(en sub/粵字)

Why did I end up talking about immigration with Richard Simcott, one of the best known polyglots?

Can Europe has its own common language?

Why is it important to learn indigenous languages?

What languages do polyglots and language lovers sing in?

It’s the second day of the Polyglot Gathering 2022! In addition to many interesting talks, what else is happening?

Stay tuned (and TURN ON SUBTITLES) for the multilingual conversations I’ll have with my new friends!

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(en sub/粵字)

Airports in chaos, flights cancelled – will I be able to get to the Polyglot Gathering in Teresin, Poland in time?

(Since I’m posting this, obviously I did…and I arrived half a day earlier! As a result, you also get a glimpse of our local tour to the birthplace of Chopin himself!)

Stay tuned (and TURN ON SUBTITLES) for the multilingual conversations I’ll have with my new friends!

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W zeszły weekend pojechałem do Manchesteru. Przenocowałem tam u przyjaciela z niedzieli na poniedziałek.

Prawdę mówiąc, po raz pierwszy od zeszłego lata wyjechałem z Birmingham. Winię pandemię – już zbyt przyzwyczajony byłem do braku nowych doświadczeń i otoczeń. Przez wcześniejszy wypadek nie było też możliwości prowadzenia samemu. Szkoda. Chciałbym spróbować.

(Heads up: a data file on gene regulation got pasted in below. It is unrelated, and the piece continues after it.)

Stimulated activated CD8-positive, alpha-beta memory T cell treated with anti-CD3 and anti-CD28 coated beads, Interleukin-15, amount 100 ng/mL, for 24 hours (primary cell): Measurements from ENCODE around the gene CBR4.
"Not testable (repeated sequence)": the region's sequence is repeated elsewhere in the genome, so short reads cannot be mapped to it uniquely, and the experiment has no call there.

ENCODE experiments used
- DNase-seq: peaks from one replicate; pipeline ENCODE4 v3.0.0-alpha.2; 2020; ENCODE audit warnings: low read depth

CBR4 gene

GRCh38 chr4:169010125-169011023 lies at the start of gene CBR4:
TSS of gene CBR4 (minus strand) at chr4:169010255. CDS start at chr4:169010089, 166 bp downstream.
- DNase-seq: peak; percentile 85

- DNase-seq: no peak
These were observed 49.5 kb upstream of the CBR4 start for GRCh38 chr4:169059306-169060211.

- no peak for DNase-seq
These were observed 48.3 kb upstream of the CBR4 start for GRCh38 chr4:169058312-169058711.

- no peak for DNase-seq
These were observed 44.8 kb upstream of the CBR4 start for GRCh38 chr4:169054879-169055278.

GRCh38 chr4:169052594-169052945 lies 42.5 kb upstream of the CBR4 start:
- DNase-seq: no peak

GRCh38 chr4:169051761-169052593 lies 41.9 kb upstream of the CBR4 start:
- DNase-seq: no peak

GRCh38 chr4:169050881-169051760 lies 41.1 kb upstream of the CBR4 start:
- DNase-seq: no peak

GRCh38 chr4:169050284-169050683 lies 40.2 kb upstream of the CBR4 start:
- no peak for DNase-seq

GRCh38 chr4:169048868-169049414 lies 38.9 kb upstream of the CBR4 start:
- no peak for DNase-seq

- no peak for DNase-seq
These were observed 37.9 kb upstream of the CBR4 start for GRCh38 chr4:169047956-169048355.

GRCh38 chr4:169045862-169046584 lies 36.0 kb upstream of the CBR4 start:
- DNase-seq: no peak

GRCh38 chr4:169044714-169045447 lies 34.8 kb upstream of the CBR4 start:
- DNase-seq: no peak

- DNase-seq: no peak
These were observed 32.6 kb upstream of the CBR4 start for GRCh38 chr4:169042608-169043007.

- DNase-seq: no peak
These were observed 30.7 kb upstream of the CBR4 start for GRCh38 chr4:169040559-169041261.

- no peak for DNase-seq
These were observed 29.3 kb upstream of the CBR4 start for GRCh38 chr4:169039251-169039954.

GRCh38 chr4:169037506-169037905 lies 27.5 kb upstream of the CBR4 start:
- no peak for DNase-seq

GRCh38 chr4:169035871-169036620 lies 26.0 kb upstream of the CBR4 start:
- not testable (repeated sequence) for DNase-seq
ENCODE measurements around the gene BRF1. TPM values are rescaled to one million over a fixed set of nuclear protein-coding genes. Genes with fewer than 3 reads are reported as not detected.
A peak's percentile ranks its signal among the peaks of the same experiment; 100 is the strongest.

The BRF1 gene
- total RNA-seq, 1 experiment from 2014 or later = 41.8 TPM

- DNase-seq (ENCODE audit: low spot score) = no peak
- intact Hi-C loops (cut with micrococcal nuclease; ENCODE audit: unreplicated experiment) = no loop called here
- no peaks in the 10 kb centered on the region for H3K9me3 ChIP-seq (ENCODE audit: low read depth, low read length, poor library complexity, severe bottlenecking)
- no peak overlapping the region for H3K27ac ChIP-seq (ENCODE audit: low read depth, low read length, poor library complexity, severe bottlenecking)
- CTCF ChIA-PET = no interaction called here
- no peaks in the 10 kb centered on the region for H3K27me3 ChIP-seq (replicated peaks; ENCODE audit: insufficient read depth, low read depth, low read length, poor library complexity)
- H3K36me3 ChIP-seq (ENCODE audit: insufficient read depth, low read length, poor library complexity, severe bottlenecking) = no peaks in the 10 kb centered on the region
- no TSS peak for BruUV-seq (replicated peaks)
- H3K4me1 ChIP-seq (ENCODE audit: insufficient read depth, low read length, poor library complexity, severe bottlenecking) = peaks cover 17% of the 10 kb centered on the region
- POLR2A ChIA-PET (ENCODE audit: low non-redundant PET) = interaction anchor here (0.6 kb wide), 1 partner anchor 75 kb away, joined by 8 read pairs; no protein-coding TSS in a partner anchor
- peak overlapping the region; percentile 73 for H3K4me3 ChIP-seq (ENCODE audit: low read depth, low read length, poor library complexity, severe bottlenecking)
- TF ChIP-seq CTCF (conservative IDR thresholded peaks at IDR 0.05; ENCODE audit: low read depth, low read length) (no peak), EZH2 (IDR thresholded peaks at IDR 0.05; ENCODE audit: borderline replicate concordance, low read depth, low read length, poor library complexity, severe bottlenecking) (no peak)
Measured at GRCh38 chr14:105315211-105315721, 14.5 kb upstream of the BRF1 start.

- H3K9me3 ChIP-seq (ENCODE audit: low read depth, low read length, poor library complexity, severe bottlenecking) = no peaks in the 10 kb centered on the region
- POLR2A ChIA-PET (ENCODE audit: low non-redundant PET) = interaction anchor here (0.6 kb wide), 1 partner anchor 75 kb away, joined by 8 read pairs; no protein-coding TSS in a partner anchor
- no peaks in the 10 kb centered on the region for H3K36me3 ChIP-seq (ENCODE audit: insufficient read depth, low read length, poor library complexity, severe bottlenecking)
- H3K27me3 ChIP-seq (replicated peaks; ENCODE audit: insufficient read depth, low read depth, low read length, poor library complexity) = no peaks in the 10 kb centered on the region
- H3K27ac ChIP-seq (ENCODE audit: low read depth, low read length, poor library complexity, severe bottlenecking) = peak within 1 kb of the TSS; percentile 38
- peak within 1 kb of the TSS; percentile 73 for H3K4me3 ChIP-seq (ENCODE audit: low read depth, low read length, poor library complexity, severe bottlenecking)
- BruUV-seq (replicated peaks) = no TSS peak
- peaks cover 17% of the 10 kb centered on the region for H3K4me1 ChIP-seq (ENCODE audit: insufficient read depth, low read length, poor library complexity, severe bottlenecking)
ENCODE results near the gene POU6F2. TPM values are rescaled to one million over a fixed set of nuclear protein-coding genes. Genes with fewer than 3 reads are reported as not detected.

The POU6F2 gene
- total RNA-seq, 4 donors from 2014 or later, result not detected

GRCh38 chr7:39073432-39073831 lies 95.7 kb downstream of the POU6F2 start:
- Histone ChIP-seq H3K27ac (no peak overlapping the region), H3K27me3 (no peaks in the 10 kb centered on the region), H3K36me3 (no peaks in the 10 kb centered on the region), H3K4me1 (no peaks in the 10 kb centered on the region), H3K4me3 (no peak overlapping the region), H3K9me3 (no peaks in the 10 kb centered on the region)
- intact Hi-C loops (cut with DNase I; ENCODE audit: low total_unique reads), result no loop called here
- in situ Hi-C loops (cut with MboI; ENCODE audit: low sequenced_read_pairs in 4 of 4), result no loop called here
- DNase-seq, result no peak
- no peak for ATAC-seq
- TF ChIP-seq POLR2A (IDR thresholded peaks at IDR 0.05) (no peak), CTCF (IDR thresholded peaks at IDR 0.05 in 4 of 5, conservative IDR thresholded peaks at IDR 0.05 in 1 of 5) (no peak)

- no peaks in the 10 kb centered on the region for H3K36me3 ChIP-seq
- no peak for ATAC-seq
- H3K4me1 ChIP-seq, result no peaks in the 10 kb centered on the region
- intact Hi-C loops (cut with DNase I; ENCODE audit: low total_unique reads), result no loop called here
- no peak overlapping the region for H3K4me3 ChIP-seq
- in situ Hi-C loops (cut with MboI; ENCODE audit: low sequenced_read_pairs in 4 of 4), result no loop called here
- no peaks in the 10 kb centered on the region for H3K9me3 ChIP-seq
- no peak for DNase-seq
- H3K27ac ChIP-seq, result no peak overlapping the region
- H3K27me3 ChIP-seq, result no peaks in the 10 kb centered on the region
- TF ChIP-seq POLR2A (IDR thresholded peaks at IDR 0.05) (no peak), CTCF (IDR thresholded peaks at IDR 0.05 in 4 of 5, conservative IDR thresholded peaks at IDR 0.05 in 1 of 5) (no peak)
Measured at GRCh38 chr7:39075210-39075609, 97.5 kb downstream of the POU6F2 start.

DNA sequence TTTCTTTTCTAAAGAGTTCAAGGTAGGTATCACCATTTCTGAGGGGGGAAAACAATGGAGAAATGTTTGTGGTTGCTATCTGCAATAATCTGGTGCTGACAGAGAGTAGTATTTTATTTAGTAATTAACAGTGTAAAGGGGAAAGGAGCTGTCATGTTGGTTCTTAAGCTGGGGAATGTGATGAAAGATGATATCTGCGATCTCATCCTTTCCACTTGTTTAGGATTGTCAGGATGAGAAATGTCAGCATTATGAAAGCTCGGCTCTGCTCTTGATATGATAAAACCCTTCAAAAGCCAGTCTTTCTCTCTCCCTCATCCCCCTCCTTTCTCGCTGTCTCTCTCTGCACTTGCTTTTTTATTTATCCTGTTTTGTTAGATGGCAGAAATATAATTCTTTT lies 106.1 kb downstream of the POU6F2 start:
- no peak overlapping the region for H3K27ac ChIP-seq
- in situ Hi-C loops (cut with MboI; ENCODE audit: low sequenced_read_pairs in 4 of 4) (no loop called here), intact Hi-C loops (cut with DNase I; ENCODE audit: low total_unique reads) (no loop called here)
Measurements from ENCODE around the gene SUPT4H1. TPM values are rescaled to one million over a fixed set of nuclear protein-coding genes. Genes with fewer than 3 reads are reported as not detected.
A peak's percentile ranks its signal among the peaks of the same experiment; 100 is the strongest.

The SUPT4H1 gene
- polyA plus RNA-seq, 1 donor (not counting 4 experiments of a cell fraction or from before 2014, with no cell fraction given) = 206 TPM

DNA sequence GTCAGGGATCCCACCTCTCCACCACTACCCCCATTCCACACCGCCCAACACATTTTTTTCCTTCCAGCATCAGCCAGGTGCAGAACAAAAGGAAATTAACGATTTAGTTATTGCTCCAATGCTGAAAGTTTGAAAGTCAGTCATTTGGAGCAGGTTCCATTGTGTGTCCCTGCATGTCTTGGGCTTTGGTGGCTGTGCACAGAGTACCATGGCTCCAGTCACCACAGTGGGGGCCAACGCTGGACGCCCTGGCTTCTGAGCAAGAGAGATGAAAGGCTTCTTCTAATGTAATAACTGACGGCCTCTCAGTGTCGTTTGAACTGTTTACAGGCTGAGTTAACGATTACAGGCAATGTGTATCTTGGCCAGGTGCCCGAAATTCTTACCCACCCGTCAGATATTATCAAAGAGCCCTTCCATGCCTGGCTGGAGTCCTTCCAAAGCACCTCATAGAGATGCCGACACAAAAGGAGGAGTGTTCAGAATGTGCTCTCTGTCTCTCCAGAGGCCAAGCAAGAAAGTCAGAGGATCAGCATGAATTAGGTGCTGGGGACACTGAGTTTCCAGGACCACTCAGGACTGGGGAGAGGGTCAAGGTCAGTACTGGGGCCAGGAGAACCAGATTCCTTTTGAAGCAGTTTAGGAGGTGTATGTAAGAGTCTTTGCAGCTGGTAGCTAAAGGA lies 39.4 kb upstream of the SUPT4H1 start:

Jechałem autobusem: zabiera to tylko piętnaście minut więcej niż pociąg, ale kosztuje o wiele mniej. Kiedyś dużo jeździłem autobusem między miastami, ale zbyt dawno tego nie robiłem – mój żołądek nie wytrzymuje dobrze. No przeżyłem.

Po dwóch godzinach słuchania podcastów dotarłem i zaraz na miejscu powitała mnie koleżanka z Instagrama, słynna z uczenia się kantońskiego. Ostatni raz byłem w tym mieście 5 lat temu, przed przeprowadzeniem się do Anglii i rozpoczęciem życia tutaj; tym razem widziałem to centrum miasta z całkowicie nowej perspektywy. Czyli z dwóch nowych perspektyw: jako mieszkaniec innego miasta Anglii, i jako ktoś, kto rozważa zamieszkanie tutaj przez następne trzy lata na studia. (Warto wspomnieć, że nienawidzę dużych miast z wysokimi budynkami i ruchliwymi ulicami.)

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polyglot gathering 2021 Cantonese language practice room

Last Monday (2021-05-24), the annual Polyglot Gathering came to an end.

This year’s event was planned to take place in Poland, but like last year, as the pandemic is still lingering, it was once again changed to online, and the physical event is postponed by another year.

So today, I’ll do a brief introduction of language lover events like the Polyglot Gathering, my recollections from this year, and why you, too, should join!

But before we begin—the Polyglot Conference in October this year will also be online, so if it’s normally hard for you to fly around, seize this opportunity and sign up!

What are polyglot events?

In case you don’t take part in the online language community often, you might not know the term polyglot very well. It means ‘many languages’ in Greek (‘language’ and ‘tongue’ share the same word, like in many languages), and during the last decade, it was popularised on the Internet, most commonly associated with YouTubers speaking many languages, but often describes language lovers in general.